As UX designers, we have all heard our users or customers offer solutions to a problem.
- “Can I have a back button at the top left?”
- “Will you put these 4 item in the pull down too? I use them all of the time.”
- “I’d love it if I could have a widget to help me build my plan in to a nice organized package.
- “Can you put a button on the main page for me to easily access all of the uploaded files so I don’t have to click on the menu to go there?
Yes these might sound like good solutions on the surface. But it is more important to really find out what the user is having a problem with. That’s when you try to stay in the “Problem Space.”
The Problem Space is the portion of discovery where the UX designer really tries to understand the user’s problems. It’s good to hear the user out in this phase, even if he is proposing solutions to his problems. A good way to dig deeper, and to gain a better understanding of the problem is to keep asking the user “Why?” This is know as the “5 Whys” technique and is often used by UX designers to discover more information. When a user gives you an answer, ask him “Why.” And ask “Why” again. And again. This way, he will divulge more information than he might be providing to you. Get deeper in to the problem. Try to get a better understanding of what he is struggling with, what his pain points are. Maybe, when more information is revealed, you as the UX designer will come up with a better solution that the user is proposing. That is the goal anyways. Maybe you will also discover that this user’s problem persists in other areas of your site or application. And a more universal solution would not only solve this user’s problem, but many other problems too.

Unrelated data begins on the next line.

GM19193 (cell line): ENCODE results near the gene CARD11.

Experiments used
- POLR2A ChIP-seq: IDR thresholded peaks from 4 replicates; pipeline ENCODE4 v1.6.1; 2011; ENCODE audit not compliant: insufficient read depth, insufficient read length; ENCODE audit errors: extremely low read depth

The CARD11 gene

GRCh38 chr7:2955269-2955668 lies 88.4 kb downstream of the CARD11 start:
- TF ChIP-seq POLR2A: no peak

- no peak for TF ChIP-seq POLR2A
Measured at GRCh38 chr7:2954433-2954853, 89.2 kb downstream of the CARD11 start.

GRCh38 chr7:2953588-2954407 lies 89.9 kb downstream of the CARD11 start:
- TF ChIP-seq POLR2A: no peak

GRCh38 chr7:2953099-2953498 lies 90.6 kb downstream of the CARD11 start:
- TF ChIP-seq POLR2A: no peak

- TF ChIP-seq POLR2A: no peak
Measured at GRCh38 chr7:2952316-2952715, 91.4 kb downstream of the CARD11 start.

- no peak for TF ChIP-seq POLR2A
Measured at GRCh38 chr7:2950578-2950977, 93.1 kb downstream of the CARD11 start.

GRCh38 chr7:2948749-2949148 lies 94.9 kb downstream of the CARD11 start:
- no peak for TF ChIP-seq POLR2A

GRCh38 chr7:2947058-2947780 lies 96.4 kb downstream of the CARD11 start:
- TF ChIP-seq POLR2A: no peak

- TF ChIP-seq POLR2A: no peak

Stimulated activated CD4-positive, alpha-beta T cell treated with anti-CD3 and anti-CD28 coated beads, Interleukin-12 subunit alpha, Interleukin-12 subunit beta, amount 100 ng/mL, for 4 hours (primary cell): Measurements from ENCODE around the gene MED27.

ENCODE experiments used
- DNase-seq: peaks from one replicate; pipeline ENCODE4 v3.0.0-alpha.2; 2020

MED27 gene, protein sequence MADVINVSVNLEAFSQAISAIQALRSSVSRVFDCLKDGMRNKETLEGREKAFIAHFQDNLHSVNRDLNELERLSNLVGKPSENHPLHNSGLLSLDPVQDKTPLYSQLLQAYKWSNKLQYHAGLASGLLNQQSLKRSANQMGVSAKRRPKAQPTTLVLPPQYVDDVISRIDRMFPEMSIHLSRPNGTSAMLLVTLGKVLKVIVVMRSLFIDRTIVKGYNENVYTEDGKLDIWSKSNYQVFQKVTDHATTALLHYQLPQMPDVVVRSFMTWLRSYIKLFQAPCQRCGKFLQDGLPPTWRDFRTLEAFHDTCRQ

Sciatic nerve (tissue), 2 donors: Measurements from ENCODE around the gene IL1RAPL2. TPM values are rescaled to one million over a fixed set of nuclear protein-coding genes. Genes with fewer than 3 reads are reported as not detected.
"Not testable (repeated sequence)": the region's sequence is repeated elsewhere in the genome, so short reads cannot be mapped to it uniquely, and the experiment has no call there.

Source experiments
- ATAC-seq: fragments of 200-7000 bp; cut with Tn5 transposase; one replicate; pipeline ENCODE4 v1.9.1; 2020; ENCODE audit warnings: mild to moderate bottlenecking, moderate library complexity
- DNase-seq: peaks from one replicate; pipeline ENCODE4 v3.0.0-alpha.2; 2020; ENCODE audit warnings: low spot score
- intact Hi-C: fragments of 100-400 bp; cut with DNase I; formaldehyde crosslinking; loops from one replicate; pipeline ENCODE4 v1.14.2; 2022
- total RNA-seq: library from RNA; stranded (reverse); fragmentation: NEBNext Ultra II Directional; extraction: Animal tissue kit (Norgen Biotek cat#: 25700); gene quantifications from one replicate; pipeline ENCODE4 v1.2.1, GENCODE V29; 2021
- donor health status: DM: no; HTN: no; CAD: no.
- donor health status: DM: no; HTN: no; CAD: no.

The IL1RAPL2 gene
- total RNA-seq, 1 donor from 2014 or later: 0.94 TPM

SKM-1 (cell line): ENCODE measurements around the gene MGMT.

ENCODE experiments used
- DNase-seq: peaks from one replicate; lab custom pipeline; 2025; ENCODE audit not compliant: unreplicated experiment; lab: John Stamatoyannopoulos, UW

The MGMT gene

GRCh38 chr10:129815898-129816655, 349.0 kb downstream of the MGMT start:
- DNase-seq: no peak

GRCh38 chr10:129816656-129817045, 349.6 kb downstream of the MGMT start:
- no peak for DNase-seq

Albert Einstein put it perfectly when he said:
“If I were given one hour to save the planet, I would spend 59 minutes defining the problem and one minute resolving it.”
It pays off to devote more time to analyzing the problem than quickly jumping to a solution. If you jump too quickly to a solution, without really understanding the problem, you might not actually be providing the best fix for the problem.
I understand that it is easy to quickly jump to the Solution Phase. Especially if a solution, which seems like a good idea, has been proposed. But by refraining from taking the leap, which requires patience and discipline, it gives you an opportunity to really define the problem. And this is crucial to success.
Remember that residing in the Problem Phase should not express any solutions. Just focus on a complete understanding of the problem before proposing any solutions. Also, clearly defining the problem, can help eliminate ambiguous terms that might be used and to get the entire team on board with the project.